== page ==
The only remaining important point to be demonstrated, is, perhaps, the most astounding of all, to wit, that cæteris paribus, the power of each faculty depends upon the absolute size of the corresponding portion of the brain. Nevertheless, this admits of conclusive proof. And here again we may refer to the evidence of common speech :-a longheaded fellow means a shrewd and knowing person, who can see as far into a stone wall as any of his neighbours, and requireth but a hint to know how many blue beans it takes to make up half a dozen ; while a thick skull is a term of reproach, it being an axiom familiar to the vendors by false measure, that the thicker the vessel the smaller its capacity. Again, is it not a universal law of nature, that size is the measure of power ? This holds true from the fea to the elephant

—from the sprat to the whale. If you want a man to knock down your enemy with the greatest facility, you will seek some broadshouldered Cribb; if you want a man to devour the greatest quantity of venison in a given time, you will apply to a pot-bellied alderman. The rule is equally applicable to the brains of quadrupeds as of bipeds. Toby, the learned pig, had a strikingly intellectual brow : parrots, in general, have the organ of language, and peacocks that of tune.

Having thus, by strict induction, established the main propositions

SHARED

of phrenology, it is scarcely necessary to point out the manifest advantages resulting from a knowledge of the science. The phrenologist, on entering a mixed company, measures at a glance the intellectual calibre of each; none can deceive him—no shallow declaimer can involve the intensity of his ignorance in a mist of words, no empty-headed plagiary can conceal the nakedness of his own ideas beneath a stolen dress. For example, should you chance to meet any leaden penciller, you could not fail to perceive the bumps of absurdity sticking out from either side of his head, like unto the ears of an ass. In the choice of your friends or your cook, of a partner for life or a partner for a quadrille, phrenology will be your guide. If your bosom friend hath not the organ of conscientiousness eschew lending him a hundred pounds on personal security; if he hath the organ of combativeness, fight shy of him altogether.

Again, plırenology would be an invaluable guide in the conduct of education. The peculiar method adopted should vary with each brat, and be made to act as a file on refractory bumps, while correct young ideas might be taught to shoot correctly. Here, too, it is to be remarked, that there is a palpable error in the practice of converting the birch into an argument à posteriori : seeing that the seat of knowledge is the head, it is inconsistent that the seat of punishment should be the tail, which, besides, when the punishment is severe, becomes unfit to be a seat at all : accordingly it is to be inferred, that the most natural mode of correction is the giving a box on the ear, pulling the hair, or administering a whack on the head with a round ruler.

Several changes might advantageously be suggested in our laws. In order to check the vast influx of conceit and ignorance into the reformed Parliament, a certain standard of intellectual developement should be made as indispensable a qualification as landed estate. Again, our criminal code should be so modified as to have reference, not to crimes actually committed, but to the apparent propensity to commit crime. For, on the principle that prevention is better than cure, much trouble would be saved by hanging without the smallest ceremony all persons afflicted with certain dangerous bumps, without waiting for the result of the operation of the said bumps in the shape of murders, robberies, and the like.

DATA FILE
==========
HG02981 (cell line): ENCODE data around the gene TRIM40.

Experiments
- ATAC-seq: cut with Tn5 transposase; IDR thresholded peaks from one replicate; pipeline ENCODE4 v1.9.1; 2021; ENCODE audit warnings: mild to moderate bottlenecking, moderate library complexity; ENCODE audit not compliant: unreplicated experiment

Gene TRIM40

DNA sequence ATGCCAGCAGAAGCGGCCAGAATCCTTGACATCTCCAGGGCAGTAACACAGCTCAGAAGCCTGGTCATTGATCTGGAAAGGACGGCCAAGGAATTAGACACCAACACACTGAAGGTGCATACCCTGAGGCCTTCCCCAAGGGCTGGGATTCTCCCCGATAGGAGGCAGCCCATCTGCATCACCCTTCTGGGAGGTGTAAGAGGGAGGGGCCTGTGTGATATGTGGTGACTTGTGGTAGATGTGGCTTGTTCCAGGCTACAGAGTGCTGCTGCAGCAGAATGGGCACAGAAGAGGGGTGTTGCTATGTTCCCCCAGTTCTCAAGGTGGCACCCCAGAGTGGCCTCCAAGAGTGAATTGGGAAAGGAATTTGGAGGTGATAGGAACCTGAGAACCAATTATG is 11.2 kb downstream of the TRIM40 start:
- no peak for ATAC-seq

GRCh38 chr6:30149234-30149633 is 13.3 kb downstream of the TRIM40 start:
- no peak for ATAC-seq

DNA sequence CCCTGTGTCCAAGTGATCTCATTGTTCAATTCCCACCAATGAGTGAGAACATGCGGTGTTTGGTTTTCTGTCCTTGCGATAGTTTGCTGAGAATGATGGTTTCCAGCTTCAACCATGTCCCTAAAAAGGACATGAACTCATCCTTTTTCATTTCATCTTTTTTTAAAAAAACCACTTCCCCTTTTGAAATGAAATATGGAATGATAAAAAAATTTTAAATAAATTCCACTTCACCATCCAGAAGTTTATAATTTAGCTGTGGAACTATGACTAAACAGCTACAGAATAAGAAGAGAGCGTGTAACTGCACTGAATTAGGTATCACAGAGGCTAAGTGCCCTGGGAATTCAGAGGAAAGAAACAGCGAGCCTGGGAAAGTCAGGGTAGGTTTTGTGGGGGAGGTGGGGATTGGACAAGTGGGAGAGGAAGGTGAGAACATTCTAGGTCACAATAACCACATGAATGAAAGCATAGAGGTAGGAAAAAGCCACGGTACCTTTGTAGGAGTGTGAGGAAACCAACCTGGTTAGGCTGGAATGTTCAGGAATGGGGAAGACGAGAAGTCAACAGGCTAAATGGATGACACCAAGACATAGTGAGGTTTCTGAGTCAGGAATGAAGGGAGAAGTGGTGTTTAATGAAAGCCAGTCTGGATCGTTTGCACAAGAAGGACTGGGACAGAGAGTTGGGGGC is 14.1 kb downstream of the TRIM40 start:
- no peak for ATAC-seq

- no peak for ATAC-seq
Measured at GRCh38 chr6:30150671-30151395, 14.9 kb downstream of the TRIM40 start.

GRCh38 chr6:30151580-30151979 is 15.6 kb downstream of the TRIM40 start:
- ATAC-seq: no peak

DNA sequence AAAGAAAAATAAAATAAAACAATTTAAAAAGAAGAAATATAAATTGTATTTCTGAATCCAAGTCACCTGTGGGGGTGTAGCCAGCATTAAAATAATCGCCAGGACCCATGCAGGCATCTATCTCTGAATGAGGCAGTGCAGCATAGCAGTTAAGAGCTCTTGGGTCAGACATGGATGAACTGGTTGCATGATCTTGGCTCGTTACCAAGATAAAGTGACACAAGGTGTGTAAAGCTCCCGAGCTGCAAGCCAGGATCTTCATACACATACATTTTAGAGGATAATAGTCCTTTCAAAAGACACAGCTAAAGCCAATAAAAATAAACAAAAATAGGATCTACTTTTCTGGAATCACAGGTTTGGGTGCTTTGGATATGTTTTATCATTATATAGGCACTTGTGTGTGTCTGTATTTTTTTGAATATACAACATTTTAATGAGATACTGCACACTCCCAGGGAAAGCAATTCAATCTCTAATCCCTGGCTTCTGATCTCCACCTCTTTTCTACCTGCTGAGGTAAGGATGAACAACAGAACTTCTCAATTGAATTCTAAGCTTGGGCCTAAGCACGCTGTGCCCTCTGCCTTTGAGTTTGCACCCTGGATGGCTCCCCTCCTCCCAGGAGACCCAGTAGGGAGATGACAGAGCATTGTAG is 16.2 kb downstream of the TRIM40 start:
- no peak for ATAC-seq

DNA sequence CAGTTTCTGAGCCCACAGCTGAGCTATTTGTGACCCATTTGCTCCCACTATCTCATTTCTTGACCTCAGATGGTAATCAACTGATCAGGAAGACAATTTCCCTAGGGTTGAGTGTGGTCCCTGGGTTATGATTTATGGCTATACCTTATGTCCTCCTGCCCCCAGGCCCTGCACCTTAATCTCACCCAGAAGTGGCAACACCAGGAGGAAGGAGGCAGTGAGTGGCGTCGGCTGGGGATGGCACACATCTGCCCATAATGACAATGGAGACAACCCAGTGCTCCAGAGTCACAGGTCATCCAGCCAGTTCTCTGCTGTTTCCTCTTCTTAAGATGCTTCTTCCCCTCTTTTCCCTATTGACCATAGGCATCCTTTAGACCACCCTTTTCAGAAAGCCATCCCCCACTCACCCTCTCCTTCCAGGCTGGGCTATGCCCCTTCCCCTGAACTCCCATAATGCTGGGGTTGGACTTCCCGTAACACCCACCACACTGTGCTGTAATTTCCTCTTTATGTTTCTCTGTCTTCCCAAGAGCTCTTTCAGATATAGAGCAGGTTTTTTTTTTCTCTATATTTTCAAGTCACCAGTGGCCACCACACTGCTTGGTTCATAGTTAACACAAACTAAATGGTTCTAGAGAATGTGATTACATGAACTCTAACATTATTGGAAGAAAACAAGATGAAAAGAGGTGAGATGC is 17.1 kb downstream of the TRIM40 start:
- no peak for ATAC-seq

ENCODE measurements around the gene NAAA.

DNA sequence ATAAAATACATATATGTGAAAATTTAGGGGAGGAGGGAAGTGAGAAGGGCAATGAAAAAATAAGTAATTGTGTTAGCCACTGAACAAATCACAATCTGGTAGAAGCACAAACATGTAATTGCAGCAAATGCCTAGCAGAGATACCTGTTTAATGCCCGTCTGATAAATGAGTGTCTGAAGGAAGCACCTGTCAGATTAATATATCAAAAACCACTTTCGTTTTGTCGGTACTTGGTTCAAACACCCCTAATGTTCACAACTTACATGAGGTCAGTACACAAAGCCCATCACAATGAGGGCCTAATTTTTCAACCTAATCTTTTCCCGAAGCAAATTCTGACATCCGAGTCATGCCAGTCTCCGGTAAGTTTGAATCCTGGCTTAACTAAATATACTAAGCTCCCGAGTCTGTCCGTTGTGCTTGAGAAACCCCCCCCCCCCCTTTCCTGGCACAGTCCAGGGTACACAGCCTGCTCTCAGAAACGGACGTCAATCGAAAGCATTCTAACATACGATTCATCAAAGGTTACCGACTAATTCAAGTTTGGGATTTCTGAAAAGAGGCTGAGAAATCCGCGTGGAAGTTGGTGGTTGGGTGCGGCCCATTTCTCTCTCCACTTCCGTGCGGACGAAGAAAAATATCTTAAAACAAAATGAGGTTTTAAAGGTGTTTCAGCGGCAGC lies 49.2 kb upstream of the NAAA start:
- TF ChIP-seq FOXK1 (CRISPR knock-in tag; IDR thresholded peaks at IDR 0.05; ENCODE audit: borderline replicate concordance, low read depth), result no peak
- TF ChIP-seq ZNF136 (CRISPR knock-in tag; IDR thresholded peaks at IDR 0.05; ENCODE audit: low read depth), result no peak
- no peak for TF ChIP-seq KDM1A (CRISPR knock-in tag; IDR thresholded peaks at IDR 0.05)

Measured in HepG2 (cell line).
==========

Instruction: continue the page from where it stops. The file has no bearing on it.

Innumerable other important consequences occur to me, but lest my apology should itself require an apology, I will be wise in time. In conclusion, oh, most sapient reader, let me ask whether thou hast never given half-a-crown to a gipsy to foretell thy future fortunes ? Is it less probable, then, that nature should have written thy character on thy forehead, than that fate should have scribbled her decrees in the palm of thy hand ? Or, perchance, you have dived into the arcana of astrology, and read (or thought you read) the secrets of coming ages (and your own little adventures among others) in the paths traced out by the mighty bodies which traverse space? If so, you are like unto the sage who spent the morning in looking for his spec. tacles, the same spectacles being just then athwart his nose, and assisting him in the search.

T. C. M. Limbo, May 21, 1836.

LETTERS TO BROTHER JOHN.Y—No. VI.

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Whitechapel Churchyard,

15th June, 1836. MY DEAR John, When a man, who thinks as well as sees, suffers his eye to range over the various minor systems which compose the one great scheme of the universe—when he looks at the planetary system, and beholds worlds whirling amid worlds in countless numbers, with inconceivable rapidity, yet infallible accuracywhen he dwells on the vegetable system, and sees myriads of plants rising from the same earth, living in the same air, warmed by the same sun, watered by the same rain, yet each differing from each, and affording year after year for ever, each its own peculiar product, with unerring precisionthe vine the grape, the oak the acorn, the brier the rose, the foxglove its bells of blue, the holly its berries of red—when, with more inquisitive glance, he penetrates the thicker veil with which nature has curtained the chemical world, and watches the several phenomena resulting from chemical operations, combustion, putrefaction, vegetable fermentation, &c. and observes the unfailing exactitude with which all these render obedient homage to the one great law of affinity—then, when he looks inward and contemplates his own system-beautiful as the most beautiful and not less worthy of Omnipotent Wisdom than the most worthy-when he looks inward, I say, and beholds all there confusion and imperfection—when he perceives that, of all the systems of nature, that of man alone is liable to derangement, and is the only one ot all which ever fails of fulfilling its intention when he sees that while all others always go right, his own goes almost always wrong-when, moreover, he reflects that his own system is the work of the same Almighty hands which fashioned and gave being to all the others--when the eye remarks all this, the mind cannot but be irresistibly struck with the anomaly, and the tongue cannot but exclaim, “ Why is this so ?" How is it that the system of man-of man, the most perfect of all God's creations—how comes it that the system of man is for ever going wrong, while all around him goes right? The natural average of human life, we are told on high authority, is “ three-score years and ten.” How happens it, then, that “about one-fourth of the children that are born die within the first eleven months of life ; one-third within twenty-three months, and one-half before they reach their eighth year? Two-thirds of mankind die before the thirty-ninth year, and three-fourths before the fifty-first: so that, as Buffon observes, of nine children that are born only one arrives at the age of seventy-three ; of thirty only one lives to the age of eighty; while out of two hundred and ninety-one, one

Continued from p. 211.